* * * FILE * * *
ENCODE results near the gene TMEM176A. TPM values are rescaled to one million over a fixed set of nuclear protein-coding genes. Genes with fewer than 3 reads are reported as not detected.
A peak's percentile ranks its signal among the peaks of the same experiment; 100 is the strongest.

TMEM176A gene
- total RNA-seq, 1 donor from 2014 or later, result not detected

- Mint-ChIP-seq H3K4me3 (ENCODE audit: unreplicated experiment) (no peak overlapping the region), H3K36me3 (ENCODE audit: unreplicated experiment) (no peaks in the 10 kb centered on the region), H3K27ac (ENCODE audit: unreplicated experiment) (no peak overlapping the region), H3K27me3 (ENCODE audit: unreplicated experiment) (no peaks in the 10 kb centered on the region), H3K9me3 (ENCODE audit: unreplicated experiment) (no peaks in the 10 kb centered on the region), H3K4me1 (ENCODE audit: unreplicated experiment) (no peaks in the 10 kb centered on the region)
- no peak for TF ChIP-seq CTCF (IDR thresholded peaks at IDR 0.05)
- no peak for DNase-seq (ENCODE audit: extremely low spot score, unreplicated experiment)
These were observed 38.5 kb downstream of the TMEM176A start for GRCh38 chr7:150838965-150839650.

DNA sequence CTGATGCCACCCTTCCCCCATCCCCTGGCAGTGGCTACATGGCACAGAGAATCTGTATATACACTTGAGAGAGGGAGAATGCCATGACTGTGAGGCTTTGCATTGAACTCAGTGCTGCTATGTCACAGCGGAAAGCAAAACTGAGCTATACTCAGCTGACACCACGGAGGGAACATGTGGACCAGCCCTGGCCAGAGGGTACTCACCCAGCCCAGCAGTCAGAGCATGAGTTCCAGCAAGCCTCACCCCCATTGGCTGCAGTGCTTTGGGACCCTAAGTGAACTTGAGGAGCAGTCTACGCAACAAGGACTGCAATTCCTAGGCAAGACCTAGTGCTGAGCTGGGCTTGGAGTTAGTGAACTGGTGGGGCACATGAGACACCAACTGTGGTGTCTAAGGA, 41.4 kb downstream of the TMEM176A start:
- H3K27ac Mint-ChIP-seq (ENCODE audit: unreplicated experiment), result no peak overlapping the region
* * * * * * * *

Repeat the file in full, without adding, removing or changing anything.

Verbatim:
ENCODE results near the gene TMEM176A. TPM values are rescaled to one million over a fixed set of nuclear protein-coding genes. Genes with fewer than 3 reads are reported as not detected.
A peak's percentile ranks its signal among the peaks of the same experiment; 100 is the strongest.

TMEM176A gene
- total RNA-seq, 1 donor from 2014 or later, result not detected

- Mint-ChIP-seq H3K4me3 (ENCODE audit: unreplicated experiment) (no peak overlapping the region), H3K36me3 (ENCODE audit: unreplicated experiment) (no peaks in the 10 kb centered on the region), H3K27ac (ENCODE audit: unreplicated experiment) (no peak overlapping the region), H3K27me3 (ENCODE audit: unreplicated experiment) (no peaks in the 10 kb centered on the region), H3K9me3 (ENCODE audit: unreplicated experiment) (no peaks in the 10 kb centered on the region), H3K4me1 (ENCODE audit: unreplicated experiment) (no peaks in the 10 kb centered on the region)
- no peak for TF ChIP-seq CTCF (IDR thresholded peaks at IDR 0.05)
- no peak for DNase-seq (ENCODE audit: extremely low spot score, unreplicated experiment)
These were observed 38.5 kb downstream of the TMEM176A start for GRCh38 chr7:150838965-150839650.

DNA sequence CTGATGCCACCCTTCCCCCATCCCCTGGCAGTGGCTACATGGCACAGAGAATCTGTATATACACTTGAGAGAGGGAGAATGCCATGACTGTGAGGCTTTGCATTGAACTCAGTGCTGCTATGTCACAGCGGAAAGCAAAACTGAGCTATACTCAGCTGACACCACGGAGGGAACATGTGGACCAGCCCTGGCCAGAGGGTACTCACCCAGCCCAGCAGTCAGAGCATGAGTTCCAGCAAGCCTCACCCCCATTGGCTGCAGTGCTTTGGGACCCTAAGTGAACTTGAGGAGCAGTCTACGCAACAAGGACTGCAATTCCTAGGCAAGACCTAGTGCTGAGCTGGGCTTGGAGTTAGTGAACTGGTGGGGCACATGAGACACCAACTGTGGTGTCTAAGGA, 41.4 kb downstream of the TMEM176A start:
- H3K27ac Mint-ChIP-seq (ENCODE audit: unreplicated experiment), result no peak overlapping the region